Monthly Archives: January 2008

Tips for Displaying.. and Protecting… Your Wine

    Ryan Cropper writes: “I have a library with very tall shelves that I’m using to display all of my wine. The library has a window, and I’m wondering: How does the light affect the wine? Also, the bottles look much better standing up. How long can I leave a bottle standing straight before I need to worry about the cork drying up? Can I rotate the bottles from lying down to standing up on some kind of schedule?”

     Dear Ryan:

     As you’re probably aware, light is one of the three mortal enemies of wine, the others being heat and oxygen. Direct sunlight is the worst, but any kind of light will accelerate a wine’s aging process.

     So if there’s any way you could replace that…

Posted in Wine FAQ

The Cellar Secrets of Bryan Davison

    We asked Angeline winemaker Bryan Davison to share his keys to winemaking success.

     Davison replied by listing three things: the grapes, the growers and the winemaking process itself.

     Obviously, the grapes and the growers go hand in hand. Davison works with growers in Sonoma County, Napa Valley and the…

Posted in Wine Cellar Notes

The Mosel: Quality Capital of Riesling

    The world’s greatest bottlings of Riesling are made in Germany, and Germany’s greatest Riesling is made in the Mosel-Saar-Ruwer region.

     The M-S-R is home to some of the most visually stunning vineyards on Earth. The growers take “hillside planting” to the extreme, as some… 

Posted in Wine Region Profiles

How Great Wine Is Made

    Great wines don’t just happen by accident.

     That’s common knowledge among the world’s most respected vintners, who understand that a cooperative Mother Nature is an essential part of the process.

     But there’s more to it than that, so we asked Bryan Davison, the vintner for California’s acclaimed Angeline line, to share his keys to…

Posted in Wine in the Glass

A Recipe for Garlic Lovers

***image4***     Enjoy this easy-to-prepare dish (the recipe makes 6 servings) with any wine you enjoy with garlic-flavored food.  Would be great with a Sauvignon Blanc or a light-flavored white wine…

Posted in Food and Wine Pairings/Recipes

Perfect for Big Red Wines

***image6***     Try this dish with a big red wine such as Zinfandel or Cabernet Sauvignon. It makes 4 servings.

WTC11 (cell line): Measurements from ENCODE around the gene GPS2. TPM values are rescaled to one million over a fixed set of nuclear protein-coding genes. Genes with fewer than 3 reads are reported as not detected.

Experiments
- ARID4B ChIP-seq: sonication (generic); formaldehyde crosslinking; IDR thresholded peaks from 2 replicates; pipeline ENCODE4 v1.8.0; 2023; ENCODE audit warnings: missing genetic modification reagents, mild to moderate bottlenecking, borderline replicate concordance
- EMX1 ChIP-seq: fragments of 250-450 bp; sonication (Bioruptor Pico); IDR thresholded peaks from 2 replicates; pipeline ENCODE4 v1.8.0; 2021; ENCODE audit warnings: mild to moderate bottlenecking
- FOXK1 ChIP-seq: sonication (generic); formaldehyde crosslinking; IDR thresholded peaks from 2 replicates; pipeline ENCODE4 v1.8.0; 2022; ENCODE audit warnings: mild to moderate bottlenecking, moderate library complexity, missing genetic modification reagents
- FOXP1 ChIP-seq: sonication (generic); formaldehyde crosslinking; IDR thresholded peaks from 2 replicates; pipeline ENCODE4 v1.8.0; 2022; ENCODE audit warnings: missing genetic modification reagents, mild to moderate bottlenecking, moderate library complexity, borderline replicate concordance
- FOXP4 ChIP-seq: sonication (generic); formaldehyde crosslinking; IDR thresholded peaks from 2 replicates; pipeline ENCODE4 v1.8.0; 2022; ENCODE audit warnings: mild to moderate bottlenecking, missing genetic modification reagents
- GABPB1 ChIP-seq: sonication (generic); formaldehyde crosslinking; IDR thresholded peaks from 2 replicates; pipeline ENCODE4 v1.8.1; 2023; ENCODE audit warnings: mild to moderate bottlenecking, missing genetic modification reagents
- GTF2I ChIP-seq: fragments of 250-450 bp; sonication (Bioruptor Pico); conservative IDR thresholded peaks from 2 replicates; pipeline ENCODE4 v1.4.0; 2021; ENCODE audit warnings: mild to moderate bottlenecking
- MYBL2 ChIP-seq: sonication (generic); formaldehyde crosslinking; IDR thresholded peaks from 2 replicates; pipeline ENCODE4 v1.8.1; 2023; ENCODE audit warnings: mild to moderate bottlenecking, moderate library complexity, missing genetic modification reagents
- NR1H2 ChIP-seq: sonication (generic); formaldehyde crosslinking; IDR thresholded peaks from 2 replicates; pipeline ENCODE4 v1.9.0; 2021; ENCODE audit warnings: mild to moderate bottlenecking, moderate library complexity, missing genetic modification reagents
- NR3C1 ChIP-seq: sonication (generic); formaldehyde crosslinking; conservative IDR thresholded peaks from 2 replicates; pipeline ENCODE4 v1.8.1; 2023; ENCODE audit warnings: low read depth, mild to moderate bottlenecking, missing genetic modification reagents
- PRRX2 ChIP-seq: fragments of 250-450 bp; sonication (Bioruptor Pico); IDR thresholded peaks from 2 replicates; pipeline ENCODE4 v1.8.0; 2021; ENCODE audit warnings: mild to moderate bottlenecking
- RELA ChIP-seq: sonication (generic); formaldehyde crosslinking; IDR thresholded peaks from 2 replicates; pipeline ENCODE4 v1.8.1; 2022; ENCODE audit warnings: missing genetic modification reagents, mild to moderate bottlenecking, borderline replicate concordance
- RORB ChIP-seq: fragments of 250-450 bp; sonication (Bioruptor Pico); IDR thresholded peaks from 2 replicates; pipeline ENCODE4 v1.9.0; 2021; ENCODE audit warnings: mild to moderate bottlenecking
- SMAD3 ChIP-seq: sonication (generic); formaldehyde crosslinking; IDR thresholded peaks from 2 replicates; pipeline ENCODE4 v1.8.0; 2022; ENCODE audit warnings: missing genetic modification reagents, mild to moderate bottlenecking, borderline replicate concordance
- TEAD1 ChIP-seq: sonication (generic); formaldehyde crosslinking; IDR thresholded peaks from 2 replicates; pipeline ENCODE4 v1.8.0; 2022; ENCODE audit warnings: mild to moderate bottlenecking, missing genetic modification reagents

Posted in Food and Wine Pairings/Recipes

8 New Inductees for Vintners Hall of Fame

    The Culinary Institute of America (CIA) has announced the identities of eight wine industry leaders who will be officially inducted into the Vintners Hall of Fame at a gala fund-raising reception and dinner ceremony on March 7 at the CIA at Greystone in St. Helena, Calif.

     Leading this year’s Hall of Fame inductees are Ernest & Julio Gallo (E&J Gallo Winery), Paul Draper (Ridge Vineyards), Milijenko “Mike” Grgich (Grgich Hills) and Sacramento wine merchant and forager supreme, Darryl Corti.

     In addition, the panel also voted in as “Pioneers” the founders of three iconic wineries: John Daniel (Inglenook); Louis P. Martini…

Posted in Wine Buzz

Livermore Valley Fights Back Against Sprawl

    Commercial winemaking in California’s Livermore Valley dates back to 1883,  when the Wente family began producing wine from its estate-grown grapes.

     Amazingly, the family remains in the business to this day. That makes the Wente Estate Winery the oldest family-owned continuously operating winery in California.

     That fact alone provides a good reason to spend a day in…     

Posted in Wine Region Profiles

5 Tips for Caring for Your Wine Glasses

    (Editor’s Note: Vinesse Wine Steward Katie Montgomery offers tips of caring for your wine glasses.)

     How you wash and care for your wine glasses has a direct effect on how the wine that you pour in them tastes.

     As one who samples more than a thousand different wines each year, I’ve always been aware of this. And I was reminded of the importance of glassware when I attended a food-and-wine pairing event recently at…

Posted in Vinesse Style

Raise a Glass and Say, 'Cheese, Please!'

***image2***    A course of ripe, gooey cheese has been a part of French dining for generations.

     Only in the past three years has the tradition been embraced by a significant number of U.S. restaurateurs. Interestingly, the trend is not limited to French-style establishments.

     The European custom is to serve the cheese course between the entree and dessert, but many American restaurants approach the cheese tray as an appetizer course. Served before a meal, the cheese may be…

Posted in Food and Wine Pairings/Recipes
Members-only Wine sampler specials delivered straight to your inbox via our Cyber Circle newsletter.